"Gonzo: The Life and Work of Dr. Hunter S. Thompson," a documentary from Alex Gibney ("Taxi to the Dark Side") is pretty much a wallow in all things Thompson, the Rolling Stone reporter who introduced a form of participatory, crazed, possibly booze- and hallucinogenic-driven reportage called "gonzo."
The film is undone by an issue that challenges all biographical documentaries. It can show only what's already there, and there's a lot more on some issues than others. For example, "Gonzo" spends way too much time on a relatively minor (if famous) Thompson episode: his 1970 run for sheriff of Aspen, Colo., his chosen place of domicile, on a ticket of "Freak Power." It got him a lot of publicity but, in the end, was of little import.
As for the five W's of classic old-school journalism (who, what, when, where and why), the film is less rigorous. I could easily do without the first four W's, as they're already more or less known, but where's the fifth one? Where's the why? What was it that impelled this high-school grad from middle-class Lexington, Ky., to journey to New York after he got out of the Air Force and, knowing nobody and knowing almost nothing, begin to build himself a career as a freelance writer? What further impelled his "breakthrough," in pre-Rolling Stone days, when he was writing a piece on the Kentucky Derby, and he chose as its main feature his own boozy misadventures in that town? The movie never asks and never wonders. It simply takes Thompson on his own terms, without considering what seems to me to be the essence of journalism, which is W No. 5.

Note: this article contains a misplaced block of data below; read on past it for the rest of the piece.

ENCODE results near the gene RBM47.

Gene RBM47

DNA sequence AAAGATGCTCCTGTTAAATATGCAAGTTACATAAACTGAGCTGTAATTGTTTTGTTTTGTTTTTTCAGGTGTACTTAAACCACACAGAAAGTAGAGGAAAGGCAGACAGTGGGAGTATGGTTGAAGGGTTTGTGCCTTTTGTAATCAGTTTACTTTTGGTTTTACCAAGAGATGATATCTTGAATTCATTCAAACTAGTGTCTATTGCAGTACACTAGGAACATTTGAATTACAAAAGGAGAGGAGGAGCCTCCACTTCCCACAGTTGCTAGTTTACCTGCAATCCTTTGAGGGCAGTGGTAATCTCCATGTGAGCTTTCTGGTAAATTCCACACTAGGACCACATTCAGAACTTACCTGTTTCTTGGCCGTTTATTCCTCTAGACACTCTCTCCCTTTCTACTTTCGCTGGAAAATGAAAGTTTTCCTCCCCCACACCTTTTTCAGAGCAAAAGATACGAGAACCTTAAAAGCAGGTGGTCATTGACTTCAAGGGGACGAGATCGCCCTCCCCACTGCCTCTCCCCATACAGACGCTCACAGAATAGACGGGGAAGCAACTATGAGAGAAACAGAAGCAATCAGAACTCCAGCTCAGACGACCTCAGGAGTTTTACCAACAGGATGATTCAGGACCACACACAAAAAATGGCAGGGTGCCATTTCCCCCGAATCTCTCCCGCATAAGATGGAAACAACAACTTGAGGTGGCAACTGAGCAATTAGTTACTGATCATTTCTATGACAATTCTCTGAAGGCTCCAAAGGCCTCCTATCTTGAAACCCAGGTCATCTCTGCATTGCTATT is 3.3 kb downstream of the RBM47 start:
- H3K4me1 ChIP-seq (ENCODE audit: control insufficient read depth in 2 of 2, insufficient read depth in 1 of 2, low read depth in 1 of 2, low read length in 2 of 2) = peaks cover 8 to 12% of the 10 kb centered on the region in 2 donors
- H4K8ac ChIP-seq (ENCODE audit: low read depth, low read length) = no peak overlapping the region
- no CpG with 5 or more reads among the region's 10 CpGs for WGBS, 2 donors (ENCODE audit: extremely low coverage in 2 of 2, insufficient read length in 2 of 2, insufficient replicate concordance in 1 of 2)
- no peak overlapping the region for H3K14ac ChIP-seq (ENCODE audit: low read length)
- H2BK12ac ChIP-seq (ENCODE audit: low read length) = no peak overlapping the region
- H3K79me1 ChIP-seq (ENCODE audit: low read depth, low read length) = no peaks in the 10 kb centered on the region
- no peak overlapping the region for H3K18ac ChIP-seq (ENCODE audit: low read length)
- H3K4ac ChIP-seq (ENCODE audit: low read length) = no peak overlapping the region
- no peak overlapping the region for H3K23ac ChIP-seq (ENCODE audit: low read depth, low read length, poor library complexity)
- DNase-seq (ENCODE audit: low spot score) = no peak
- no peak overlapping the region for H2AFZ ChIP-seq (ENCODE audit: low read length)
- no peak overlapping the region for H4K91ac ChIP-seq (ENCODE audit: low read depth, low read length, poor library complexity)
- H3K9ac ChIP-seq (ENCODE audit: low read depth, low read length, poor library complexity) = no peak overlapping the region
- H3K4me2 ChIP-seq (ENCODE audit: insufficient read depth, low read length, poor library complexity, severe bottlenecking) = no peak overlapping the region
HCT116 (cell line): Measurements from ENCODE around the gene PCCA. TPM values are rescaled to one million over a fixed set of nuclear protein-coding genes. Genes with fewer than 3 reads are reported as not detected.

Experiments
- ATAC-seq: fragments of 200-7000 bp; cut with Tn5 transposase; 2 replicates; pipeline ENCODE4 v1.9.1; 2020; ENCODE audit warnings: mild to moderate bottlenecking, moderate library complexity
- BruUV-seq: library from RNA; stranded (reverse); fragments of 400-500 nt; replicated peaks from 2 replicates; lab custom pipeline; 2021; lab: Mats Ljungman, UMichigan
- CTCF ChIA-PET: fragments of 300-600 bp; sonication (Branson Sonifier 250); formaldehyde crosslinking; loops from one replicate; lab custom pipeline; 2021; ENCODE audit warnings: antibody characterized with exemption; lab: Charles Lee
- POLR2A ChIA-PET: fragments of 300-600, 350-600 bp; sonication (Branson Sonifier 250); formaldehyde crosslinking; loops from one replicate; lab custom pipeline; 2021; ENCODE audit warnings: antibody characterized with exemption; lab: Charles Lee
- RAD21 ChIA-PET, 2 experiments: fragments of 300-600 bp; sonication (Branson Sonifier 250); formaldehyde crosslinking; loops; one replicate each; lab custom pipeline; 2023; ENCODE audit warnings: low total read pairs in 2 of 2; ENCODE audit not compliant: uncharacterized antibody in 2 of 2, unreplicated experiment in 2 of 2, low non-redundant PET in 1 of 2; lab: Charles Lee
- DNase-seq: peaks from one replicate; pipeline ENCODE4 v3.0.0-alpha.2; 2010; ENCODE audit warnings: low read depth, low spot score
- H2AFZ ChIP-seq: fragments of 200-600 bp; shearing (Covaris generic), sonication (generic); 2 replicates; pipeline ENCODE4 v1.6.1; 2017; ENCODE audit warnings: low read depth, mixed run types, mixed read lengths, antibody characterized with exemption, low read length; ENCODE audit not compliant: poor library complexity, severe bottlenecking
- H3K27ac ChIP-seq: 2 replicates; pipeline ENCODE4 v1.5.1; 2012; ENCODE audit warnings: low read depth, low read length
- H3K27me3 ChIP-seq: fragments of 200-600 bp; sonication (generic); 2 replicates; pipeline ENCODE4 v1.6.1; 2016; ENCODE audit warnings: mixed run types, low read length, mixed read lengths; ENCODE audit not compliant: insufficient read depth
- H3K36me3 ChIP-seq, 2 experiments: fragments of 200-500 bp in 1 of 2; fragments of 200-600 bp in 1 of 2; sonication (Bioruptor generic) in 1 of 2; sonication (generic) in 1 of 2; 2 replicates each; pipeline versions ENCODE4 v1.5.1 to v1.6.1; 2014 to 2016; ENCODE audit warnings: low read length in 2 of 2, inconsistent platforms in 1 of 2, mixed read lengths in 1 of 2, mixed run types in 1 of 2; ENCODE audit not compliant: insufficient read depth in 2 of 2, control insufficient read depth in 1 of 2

So the film is largely for true believers and has a good time -- and gives a good time -- re-creating some of its subject's amusingly outlandish stunts as well as his defiantly unprofessional behavior. It seems to celebrate him more for his attitude, his fashionably leftist politics, his fame and his friendships than for any meaningful accomplishment.
-- Stephen Hunter (July 4, 2008)
Contains drug and sexual content, nudity and profanity.